To the editor:
Re: "Police called to marathon meeting, Feb. 6.
Based on the actions of the elected commissioners at a hastily called "special" park board meeting on Monday evening, it's clear that the decision was made before the doors even opened.
Despite the lack of notice and a last-minute change of venue, more than 300 people showed up. Seventy-three signed up to speak to the board and voice opinions about a proposal that, if not handled properly, could have a profoundly negative impact on community centres across the city.
Some used their five minutes to voice frustrations, while a couple agreed with the report and proposal presented by park board general manager Malcolm Bromley - a proposal that was only released publicly a few short hours before the meeting began.
However, the vast majority of the public called into question several key pieces of data referenced in Mr. Bromley's report. At one point, he was finally forced to confess that his staff did not verify several pieces of information and there were bound to be some inaccuracies. It's important to understand that these data formed the basis of and rationale for the sole motion allowed on the table that evening by park board chair Sarah Blyth.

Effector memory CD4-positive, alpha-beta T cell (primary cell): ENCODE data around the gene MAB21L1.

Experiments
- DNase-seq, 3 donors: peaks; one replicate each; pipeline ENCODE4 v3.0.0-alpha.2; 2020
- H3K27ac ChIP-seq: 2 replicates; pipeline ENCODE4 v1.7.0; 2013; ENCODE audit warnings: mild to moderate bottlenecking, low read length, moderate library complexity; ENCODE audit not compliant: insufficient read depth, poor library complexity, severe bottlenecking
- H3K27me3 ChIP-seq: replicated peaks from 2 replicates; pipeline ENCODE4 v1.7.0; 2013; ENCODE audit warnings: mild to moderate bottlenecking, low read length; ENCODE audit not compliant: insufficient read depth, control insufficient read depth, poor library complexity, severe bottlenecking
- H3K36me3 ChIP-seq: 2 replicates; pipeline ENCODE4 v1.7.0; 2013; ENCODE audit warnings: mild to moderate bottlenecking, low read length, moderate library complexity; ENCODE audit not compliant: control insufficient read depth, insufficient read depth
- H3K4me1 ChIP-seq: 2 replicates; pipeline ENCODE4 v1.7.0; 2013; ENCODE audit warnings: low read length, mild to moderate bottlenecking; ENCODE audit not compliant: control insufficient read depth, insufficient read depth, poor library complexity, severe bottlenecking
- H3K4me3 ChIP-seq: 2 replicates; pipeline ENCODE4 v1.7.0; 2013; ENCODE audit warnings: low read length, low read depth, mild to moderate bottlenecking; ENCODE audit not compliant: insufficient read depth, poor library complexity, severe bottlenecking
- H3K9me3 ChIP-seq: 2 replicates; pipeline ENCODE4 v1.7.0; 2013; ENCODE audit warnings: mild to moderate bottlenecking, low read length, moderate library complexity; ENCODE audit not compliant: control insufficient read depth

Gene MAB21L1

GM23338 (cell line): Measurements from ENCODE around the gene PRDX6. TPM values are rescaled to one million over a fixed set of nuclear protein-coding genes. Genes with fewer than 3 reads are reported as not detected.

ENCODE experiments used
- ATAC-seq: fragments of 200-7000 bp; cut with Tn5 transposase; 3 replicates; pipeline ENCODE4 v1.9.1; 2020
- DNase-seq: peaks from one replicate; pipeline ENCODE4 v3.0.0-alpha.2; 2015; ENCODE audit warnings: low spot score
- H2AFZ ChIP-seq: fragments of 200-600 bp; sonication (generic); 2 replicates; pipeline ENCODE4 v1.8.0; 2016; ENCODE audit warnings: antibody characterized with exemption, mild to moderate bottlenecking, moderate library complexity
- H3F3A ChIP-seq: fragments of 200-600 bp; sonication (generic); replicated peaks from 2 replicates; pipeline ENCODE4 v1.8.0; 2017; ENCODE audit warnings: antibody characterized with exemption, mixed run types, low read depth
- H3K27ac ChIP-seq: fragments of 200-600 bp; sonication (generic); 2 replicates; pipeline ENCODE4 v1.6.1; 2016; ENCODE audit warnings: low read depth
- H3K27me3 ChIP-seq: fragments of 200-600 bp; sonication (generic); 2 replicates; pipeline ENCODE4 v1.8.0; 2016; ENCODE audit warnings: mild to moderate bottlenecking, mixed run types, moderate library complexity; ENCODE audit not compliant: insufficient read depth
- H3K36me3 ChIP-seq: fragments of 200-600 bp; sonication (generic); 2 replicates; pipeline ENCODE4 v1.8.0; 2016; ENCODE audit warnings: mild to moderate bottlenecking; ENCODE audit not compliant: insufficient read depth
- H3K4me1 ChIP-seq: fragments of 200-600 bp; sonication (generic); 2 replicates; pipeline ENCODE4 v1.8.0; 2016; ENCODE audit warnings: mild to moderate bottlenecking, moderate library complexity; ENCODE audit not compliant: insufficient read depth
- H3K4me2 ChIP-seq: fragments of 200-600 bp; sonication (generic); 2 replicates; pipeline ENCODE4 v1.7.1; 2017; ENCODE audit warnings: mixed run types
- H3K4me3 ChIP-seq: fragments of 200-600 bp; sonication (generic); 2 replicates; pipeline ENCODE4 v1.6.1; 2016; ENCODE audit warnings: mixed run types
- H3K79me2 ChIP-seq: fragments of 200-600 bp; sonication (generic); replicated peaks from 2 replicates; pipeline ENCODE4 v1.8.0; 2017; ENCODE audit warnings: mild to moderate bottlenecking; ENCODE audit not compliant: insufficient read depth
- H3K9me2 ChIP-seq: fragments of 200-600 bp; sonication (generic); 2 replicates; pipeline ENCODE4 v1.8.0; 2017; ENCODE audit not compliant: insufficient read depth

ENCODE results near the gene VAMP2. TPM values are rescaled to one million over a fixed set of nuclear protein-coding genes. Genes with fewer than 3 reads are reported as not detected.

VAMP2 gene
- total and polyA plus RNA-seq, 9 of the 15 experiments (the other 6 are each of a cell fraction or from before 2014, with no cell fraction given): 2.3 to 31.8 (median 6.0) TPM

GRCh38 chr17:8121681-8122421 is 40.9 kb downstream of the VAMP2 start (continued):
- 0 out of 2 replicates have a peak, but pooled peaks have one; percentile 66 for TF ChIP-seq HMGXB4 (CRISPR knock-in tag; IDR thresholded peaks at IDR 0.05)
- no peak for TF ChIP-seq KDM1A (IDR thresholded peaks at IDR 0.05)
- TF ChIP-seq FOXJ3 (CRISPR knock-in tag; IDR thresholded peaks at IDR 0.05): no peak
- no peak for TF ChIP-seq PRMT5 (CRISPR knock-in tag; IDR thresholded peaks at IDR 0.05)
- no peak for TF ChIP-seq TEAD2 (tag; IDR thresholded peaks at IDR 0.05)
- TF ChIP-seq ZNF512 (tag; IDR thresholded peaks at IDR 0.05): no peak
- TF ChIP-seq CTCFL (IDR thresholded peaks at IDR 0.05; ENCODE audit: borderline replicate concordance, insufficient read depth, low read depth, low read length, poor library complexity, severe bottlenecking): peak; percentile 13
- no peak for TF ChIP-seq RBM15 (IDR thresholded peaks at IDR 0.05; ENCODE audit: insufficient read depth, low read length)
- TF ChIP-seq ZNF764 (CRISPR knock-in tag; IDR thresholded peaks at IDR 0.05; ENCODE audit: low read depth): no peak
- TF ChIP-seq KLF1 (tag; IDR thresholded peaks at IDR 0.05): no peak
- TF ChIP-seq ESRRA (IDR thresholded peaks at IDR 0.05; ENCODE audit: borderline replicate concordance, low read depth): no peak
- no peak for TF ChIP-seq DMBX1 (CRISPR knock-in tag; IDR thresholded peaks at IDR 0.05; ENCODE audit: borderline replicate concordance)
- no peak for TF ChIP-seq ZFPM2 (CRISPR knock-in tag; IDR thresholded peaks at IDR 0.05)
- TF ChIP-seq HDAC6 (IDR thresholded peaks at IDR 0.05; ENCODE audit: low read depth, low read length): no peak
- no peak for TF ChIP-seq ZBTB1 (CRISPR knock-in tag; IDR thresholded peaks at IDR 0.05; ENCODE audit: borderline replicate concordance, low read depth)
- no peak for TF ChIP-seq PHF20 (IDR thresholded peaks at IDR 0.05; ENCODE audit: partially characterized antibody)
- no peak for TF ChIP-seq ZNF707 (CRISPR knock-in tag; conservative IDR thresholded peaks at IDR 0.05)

What was particularly shocking as an observer was watching the reactions of many of the elected commissioners as their electorate spoke at the podium. Constructive criticism was met with stone faces, commissioners whispered to one another while thoughtful comments were made, and informed citizens such as former commissioner Bill McCreery were cut off abruptly.
During a short recess called in the fourth hour of the meeting, several councilors huddled and rolled their eyes with senior members of the Vision Vancouver party, including Stepan Vdovine.
The crowd had enough by midnight and pleaded for the chair to adjourn the meeting so that "clearer heads could prevail," but the answer was no. Finally, at 3 a.m., the last person spoke. The motion was voted through - as it was always going to be. The crowd erupted with clear displeasure; heralding in what is sure to be a long and bitter battle for control of the community's money.
Trevor Boudreau, Vancouver